An example of general deterrence is the mandatory license revocation that comes with repeated DWI (driving while intoxicated) offenses. Here, a judge is unable to alter the punishment, and so the offender’s license is automatically taken away after he has repeatedly broken the law. The general deterrence theory here holds that, if the general public is aware that their licenses will be revoked upon receiving multiple DWI convictions, they will be less inclined to break the law and suffer such a punishment.
Specific deterrence focuses more on the individual who committed the crime, rather than on the crime itself. The purpose of specific deterrence is to discourage that individual in particular from re-offending, or committing another crime in the future. When it comes to sentencing an individual, a judge will ideally impose a sentence that will achieve the goals of both specific deterrence and general deterrence. That way, the punishment will not only discourage the individual from committing another crime in the future, but it will also discourage others from committing the same or a similar crime.
Punishments for both general and specific deterrence may include fines, jail terms, or both. Two factors in particular can predict how effective the punishment will be at deterring future crimes:
- The severity of the punishment
- The certainty that an individual will, in fact, be punished for his actions
Roger makes some poor decisions while investing his friends’ money, and is ultimately charged with insider trading after giving one of his friends a “tip,” or information that was not public knowledge. This is illegal because it gives one investor an advantage over the other investors who might have also benefited from that information.
Roger is sentenced to seven years in prison for his conduct. Not only is it safe to assume that Roger will never participate in insider trading again after receiving such a sentence, but those who hear Roger’s story on the news will also be deterred from committing the same or a similar crime in the future.
Retributivism is a different idea of punishment from that of deterrence theory. Retributivism is meant to assign a punishment that “fits” the crime committed. For instance, if an offender is imprisoned for one year in prison for a hit-and-run car accident that left the other driver injured, then he will be discouraged from ever committing that crime again. Further, one year in jail could be considered an appropriate punishment, given the nature of the crime. While deterrence sets out to discourage people from breaking the law, retributivism aims to punish them for their crimes. With retributivism, the belief is that the best response to criminal behavior is an appropriate punishment.
General Deterrence Example Involving the Three Strikes Law
An example of general deterrence appearing in a court case occurred on March 12, 2000, when Gary Ewing was arrested after he stole three golf clubs from a golf course in Los Angeles, California. Each golf club stolen was worth about $400. Upon his arrest, Ewing was on parole from a nine-year jail term for prior felony convictions that included three burglaries and a robbery.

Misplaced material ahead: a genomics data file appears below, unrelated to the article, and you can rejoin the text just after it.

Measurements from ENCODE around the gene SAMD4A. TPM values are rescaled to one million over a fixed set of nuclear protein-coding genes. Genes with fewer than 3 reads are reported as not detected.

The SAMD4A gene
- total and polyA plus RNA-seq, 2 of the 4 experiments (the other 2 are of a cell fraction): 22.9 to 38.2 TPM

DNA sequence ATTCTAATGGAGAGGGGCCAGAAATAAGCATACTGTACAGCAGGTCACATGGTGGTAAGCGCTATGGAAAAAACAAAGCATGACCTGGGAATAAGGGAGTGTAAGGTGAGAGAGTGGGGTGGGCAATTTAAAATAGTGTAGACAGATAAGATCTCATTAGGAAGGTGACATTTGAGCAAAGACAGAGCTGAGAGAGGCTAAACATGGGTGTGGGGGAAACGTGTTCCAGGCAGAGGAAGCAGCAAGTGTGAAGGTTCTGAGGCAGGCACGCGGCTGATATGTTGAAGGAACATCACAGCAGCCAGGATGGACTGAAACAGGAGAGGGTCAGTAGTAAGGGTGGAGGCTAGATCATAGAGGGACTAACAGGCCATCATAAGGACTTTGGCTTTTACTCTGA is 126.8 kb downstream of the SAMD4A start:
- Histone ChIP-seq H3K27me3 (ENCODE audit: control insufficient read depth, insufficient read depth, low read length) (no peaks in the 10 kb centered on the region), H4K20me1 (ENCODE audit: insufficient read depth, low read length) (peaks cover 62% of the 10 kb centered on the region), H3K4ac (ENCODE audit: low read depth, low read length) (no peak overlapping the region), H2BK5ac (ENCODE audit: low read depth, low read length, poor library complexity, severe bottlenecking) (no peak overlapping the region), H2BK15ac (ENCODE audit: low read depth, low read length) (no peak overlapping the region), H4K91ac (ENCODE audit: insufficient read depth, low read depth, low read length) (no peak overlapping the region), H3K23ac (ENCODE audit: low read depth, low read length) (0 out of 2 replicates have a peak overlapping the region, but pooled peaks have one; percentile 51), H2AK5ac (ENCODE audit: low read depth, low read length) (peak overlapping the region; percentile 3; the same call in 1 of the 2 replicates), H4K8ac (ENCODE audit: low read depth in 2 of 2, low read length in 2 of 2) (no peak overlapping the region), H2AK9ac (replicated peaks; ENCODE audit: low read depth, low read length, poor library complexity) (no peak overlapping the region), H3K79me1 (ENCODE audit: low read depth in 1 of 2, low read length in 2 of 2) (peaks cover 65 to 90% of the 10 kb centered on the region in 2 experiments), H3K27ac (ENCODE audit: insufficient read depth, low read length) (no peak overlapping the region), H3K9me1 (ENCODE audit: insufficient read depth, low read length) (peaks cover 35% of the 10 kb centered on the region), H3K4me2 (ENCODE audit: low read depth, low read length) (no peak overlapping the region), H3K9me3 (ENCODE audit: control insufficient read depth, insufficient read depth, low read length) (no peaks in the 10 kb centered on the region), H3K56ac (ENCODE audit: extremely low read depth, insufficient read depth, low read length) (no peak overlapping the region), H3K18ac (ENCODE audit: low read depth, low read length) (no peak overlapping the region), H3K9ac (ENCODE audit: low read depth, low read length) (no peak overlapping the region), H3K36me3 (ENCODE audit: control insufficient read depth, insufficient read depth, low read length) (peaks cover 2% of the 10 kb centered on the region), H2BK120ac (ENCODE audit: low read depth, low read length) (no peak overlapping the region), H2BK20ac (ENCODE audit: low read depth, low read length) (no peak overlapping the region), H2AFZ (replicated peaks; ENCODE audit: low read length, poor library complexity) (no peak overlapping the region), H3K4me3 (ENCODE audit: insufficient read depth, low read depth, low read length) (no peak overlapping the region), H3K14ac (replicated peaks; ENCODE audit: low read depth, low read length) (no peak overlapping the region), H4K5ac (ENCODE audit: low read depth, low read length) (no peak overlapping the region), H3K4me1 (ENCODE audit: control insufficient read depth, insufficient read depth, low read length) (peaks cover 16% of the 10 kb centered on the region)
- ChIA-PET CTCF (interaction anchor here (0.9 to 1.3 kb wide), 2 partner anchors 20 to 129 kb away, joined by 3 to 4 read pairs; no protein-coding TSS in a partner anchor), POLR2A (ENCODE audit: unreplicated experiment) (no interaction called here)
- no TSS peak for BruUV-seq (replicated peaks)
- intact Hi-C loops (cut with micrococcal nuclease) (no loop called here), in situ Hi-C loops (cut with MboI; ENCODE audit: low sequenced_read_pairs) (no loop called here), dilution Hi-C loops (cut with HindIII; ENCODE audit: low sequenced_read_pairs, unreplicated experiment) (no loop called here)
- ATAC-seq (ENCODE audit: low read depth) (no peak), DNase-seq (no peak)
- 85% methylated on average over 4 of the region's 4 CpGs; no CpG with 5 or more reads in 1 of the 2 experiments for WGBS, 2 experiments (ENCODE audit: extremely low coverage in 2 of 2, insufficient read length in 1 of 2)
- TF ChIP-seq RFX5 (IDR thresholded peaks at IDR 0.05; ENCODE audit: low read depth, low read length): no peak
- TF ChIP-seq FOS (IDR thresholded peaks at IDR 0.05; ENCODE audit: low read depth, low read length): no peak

The state of California practices what is known as the “three strikes law,” which was created in the spirit of general deterrence. Under the three strikes law, a third felony conviction earns an offender an automatic prison sentence of 25 years to life. This should be enough to scare anyone out of receiving a third felony conviction. However, such was not the case for Mr. Ewing.
Ewing was ultimately convicted of felony grand theft for the golf club incident. While being sentenced, Ewing asked if his conviction could be reduced to a misdemeanor in accordance with California law, which permitted a judge to use discretion when imposing a sentence. The judge declined Ewing’s request and sentenced him under the auspices of the three strikes law.
Ewing appealed his sentence, arguing that 25 years to life was grossly inconsistent with the crime he had committed. He further argued that his sentence violated the Eighth Amendment of the U.S. Constitution with regard to its protections against cruel and unusual punishment. The appeals court rejected this argument, and the California Supreme Court refused to hear Ewing’s case. Ewing petitioned the U.S. Supreme Court, which ultimately agreed to hear the case. The Court was then tasked with deciding whether Ewing’s sentence did, in fact, violate the Eighth Amendment to the Constitution.
Ultimately, the Court decided in a 5-4 decision that no, it did not. The Court concluded that Ewing’s lengthy criminal history justified his sentence, and that the Court had previously ruled in another case that a life sentence with the possibility of parole was indeed valid for a series of three felony convictions (the “three strikes” law). Specifically, the Court wrote that Ewing’s sentence reflected “rational legislative judgment,” and that it was “justified by the State’s public-safety interest in incapacitating and deterring recidivist felons.”
Related Legal Terms and Issues
- Felony – A crime, often involving violence, regarded as more serious than a misdemeanor. Felony crimes are usually punishable by imprisonment more than one year.
- Parole – The release of a inmate, either temporarily or permanently, before the completion of his prison sentence based on the condition that he will practice good behavior upon his release.